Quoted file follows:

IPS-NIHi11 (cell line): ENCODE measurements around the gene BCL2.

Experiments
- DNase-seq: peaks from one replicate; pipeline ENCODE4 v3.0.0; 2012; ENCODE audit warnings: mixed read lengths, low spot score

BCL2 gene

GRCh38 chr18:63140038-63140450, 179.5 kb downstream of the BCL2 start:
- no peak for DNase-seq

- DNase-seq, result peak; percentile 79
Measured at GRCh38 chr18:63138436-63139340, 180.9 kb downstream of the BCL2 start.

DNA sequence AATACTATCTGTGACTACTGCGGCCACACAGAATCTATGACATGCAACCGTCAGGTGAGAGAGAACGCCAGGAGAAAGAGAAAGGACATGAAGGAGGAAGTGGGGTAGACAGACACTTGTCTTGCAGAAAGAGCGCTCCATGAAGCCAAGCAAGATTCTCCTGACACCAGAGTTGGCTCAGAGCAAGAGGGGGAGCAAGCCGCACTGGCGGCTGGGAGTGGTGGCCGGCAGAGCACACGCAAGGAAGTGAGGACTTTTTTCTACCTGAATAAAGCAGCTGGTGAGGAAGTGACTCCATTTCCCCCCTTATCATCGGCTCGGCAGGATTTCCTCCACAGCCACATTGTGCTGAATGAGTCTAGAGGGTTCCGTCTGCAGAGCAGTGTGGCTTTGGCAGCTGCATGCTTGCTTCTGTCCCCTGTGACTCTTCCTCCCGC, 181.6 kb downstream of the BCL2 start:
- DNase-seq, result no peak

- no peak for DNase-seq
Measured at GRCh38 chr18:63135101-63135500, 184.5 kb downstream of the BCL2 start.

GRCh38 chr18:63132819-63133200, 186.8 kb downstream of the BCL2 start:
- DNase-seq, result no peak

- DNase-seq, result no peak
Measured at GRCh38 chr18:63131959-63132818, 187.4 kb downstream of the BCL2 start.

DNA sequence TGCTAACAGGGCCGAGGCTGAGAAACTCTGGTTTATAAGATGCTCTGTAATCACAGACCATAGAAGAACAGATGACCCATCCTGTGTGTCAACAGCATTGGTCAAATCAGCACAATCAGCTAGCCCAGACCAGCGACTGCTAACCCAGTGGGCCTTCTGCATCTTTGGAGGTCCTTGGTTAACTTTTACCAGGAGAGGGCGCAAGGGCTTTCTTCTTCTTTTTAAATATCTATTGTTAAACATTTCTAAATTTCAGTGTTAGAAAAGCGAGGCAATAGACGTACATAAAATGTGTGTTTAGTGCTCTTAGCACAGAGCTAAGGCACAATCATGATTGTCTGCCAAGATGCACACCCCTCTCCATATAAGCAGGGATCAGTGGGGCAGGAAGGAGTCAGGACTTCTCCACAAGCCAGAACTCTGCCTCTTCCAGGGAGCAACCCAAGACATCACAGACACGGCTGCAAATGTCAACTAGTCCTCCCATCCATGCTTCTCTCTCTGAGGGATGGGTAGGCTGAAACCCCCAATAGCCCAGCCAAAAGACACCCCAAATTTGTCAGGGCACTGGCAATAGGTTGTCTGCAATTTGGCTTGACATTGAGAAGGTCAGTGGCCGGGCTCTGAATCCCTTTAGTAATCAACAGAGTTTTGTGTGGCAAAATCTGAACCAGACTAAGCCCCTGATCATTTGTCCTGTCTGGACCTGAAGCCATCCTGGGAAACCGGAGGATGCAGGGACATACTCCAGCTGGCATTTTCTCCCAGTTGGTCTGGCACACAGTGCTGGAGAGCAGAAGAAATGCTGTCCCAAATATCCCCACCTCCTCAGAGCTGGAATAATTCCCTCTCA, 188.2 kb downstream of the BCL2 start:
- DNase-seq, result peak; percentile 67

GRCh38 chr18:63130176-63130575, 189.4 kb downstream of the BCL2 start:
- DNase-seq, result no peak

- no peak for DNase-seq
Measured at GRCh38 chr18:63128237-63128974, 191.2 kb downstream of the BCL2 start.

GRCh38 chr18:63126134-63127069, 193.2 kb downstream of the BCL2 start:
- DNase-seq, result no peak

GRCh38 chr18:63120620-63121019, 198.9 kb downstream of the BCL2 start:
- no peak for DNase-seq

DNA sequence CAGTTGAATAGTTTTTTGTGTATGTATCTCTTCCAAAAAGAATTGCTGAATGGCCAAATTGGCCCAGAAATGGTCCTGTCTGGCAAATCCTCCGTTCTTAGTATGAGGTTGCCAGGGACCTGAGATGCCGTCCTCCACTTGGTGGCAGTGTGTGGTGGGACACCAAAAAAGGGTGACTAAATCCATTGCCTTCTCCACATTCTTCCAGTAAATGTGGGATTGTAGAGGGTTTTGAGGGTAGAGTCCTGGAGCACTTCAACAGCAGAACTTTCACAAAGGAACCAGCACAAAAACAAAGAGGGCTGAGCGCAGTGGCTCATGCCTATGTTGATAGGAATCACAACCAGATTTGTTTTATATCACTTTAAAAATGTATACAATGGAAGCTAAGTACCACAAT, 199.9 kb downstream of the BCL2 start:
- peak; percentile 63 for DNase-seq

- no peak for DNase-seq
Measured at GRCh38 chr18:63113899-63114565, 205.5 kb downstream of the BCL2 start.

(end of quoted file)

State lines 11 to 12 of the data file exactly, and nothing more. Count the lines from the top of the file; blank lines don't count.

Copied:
- no peak for DNase-seq
Measured at GRCh38 chr18:63135101-63135500, 184.5 kb downstream of the BCL2 start.